Deloitte on the dot The pandemic’s impact on the luxury goods market By Nina Sanchez-Felismino During this period of great anxiety and concern over health and safety, one of the things that may have been farthest from people’s minds is luxury. High-end products, which during “normal” times are already seen by some as excesses, could fade even more into the background as the world grapples with keeping economies open and citizens out of hospitals.
But the luxury goods market, surprisingly, proved resilient during the pandemic. According to Deloitte’s latest Global Powers of Luxury Goods report, more than half of the top 100 companies were profitable, with 13 posting double-digit net profit margins even though the top 100’s FY2020 revenues of $252 billion were down from $281 billion in the previous year.
The Global Powers of Luxury Goods is an annual publication featuring the world’s top 100 largest luxury goods companies and the trends shaping the market. The ranking is based on consolidated luxury goods sales in FY2020, which Deloitte defined as the financial year ending within the 12 months from January 1 to December 31, 2020.
As with all other sectors, the world of luxury goods has had to undergo significant transformations to stay nimble and relevant during this crisis.
Although their names were built on quality at any cost, more and more luxury brands are acknowledging the need to shift to more sustainable practices as customers and regulatory requirements reflect the growing urgency to act on climate change. Companies are focusing on incorporating sustainability into the design and production of luxury goods, in many instances entering strategic partnerships with innovative startups that help reduce their environmental impact.
Salvatore Ferragamo, Paul Smith, and Hugo Boss, for example, have all ventured into the use of food waste to produce sustainable materials. Ferragamo used a silk-like twill fabric derived by Italian company Orange Fiber from citrus juice production leftovers in some of its collections, while the other two brands both launched sneakers made of fiber from waste pineapple plant leaves.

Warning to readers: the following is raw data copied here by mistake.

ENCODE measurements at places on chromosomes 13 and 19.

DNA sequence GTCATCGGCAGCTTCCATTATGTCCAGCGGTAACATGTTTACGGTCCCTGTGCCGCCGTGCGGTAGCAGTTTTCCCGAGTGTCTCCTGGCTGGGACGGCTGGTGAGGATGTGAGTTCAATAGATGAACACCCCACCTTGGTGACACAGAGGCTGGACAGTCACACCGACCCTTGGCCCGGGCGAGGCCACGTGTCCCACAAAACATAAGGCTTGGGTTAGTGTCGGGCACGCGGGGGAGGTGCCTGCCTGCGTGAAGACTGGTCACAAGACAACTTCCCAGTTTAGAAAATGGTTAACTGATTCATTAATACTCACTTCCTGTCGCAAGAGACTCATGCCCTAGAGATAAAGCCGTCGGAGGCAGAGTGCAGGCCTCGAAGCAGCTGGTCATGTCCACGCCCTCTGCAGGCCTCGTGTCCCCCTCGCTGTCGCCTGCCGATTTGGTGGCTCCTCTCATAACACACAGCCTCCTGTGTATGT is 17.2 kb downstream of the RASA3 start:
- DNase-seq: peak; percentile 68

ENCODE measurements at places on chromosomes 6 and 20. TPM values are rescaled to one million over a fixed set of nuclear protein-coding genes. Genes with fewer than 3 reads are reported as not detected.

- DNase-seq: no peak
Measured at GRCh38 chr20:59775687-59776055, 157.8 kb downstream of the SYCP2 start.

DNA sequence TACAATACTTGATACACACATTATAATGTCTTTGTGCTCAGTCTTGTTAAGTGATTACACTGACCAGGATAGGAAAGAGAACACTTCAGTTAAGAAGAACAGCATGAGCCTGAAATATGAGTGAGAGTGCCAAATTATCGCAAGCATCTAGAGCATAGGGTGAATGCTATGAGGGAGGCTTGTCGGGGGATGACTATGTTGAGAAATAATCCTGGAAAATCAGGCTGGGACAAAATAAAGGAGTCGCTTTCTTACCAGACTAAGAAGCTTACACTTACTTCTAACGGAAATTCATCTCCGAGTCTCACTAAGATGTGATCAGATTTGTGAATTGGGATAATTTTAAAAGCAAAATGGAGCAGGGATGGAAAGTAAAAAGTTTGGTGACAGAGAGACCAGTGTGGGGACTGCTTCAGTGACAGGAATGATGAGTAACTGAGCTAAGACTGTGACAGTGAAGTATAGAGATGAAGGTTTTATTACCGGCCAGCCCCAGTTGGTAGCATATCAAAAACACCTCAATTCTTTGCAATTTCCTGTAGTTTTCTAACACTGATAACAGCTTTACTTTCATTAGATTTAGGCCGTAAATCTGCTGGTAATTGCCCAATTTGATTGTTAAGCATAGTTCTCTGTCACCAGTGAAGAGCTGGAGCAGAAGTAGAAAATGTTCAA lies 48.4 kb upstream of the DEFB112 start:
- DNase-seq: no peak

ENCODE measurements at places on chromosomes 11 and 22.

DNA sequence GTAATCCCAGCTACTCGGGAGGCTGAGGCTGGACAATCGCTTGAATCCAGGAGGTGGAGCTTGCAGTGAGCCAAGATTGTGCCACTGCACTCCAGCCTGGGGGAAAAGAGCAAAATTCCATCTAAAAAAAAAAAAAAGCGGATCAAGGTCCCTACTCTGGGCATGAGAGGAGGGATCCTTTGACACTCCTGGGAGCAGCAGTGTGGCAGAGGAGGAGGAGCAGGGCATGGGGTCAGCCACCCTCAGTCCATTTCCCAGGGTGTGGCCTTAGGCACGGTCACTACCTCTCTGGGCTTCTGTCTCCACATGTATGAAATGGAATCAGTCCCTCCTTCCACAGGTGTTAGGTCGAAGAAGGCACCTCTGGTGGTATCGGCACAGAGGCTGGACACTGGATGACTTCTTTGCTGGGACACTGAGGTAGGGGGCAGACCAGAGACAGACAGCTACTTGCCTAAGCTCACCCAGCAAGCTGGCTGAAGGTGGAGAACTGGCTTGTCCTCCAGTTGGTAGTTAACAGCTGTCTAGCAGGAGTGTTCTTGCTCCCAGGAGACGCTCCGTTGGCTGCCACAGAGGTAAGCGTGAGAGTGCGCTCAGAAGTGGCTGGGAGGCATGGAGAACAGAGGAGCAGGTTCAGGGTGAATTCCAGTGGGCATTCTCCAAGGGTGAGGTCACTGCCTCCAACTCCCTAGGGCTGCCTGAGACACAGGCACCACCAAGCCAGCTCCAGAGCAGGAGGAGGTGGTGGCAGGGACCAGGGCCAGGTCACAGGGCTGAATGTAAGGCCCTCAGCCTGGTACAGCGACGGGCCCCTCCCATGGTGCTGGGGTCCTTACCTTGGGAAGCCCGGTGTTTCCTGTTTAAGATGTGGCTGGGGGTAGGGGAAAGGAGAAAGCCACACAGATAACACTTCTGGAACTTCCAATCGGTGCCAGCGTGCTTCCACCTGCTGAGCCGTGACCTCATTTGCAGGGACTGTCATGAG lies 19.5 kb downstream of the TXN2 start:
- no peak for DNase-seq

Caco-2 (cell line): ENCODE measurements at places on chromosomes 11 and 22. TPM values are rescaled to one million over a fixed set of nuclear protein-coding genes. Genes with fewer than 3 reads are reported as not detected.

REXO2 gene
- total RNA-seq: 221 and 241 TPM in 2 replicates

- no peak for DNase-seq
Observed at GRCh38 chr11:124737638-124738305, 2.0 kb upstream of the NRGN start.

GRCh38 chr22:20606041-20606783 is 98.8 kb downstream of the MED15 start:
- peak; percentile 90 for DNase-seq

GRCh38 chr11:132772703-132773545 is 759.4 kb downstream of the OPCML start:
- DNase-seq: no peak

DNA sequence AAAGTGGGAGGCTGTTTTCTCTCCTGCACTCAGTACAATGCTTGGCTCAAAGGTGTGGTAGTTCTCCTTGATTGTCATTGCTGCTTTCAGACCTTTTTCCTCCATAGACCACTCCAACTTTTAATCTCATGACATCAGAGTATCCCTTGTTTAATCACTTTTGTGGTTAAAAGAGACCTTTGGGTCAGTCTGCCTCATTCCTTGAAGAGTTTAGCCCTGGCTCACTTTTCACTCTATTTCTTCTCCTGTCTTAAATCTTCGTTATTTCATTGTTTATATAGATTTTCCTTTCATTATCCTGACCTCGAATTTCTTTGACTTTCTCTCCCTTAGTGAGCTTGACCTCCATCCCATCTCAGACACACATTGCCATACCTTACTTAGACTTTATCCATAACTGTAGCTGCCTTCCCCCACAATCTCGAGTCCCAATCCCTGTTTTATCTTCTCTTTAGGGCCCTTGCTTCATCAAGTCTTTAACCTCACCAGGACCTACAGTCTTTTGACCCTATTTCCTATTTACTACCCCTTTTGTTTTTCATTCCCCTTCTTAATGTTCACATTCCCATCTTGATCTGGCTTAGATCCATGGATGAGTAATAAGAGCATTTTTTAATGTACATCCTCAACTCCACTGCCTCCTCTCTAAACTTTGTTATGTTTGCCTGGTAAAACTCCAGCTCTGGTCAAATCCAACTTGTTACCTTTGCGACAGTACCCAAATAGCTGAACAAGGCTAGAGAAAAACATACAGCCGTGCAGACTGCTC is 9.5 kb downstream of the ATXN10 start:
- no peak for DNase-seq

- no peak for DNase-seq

Digitalization also become a key component of long-term strategies even for brands that resisted the digital space for so long. The pandemic, which closed down boutique stores for months on end, finally prompted luxury watchmaker Patek Philippe to sell its timepieces online. (It might interest you to know that Rolex and Chanel remain e-commerce holdouts.) Companies that have long embraced the digital world are taking this opportunity to refine or even develop new digital solutions and in the process create new products.
One such digital product is the non-fungible token (NFT), which represents ownership of a digital (cryptographic) item or asset created through blockchain technology. “Non-fungible” means the item cannot be replaced with something else and the NFT holder is its unique owner — a concept that aligns with the luxury goods market’s promise of exclusivity and distinction. In the high-fashion world, NFTs are being used to create digital skins for avatars in video games, allowing heritage brands to reach the Gen Z market, for whom gaming is a highly popular activity.
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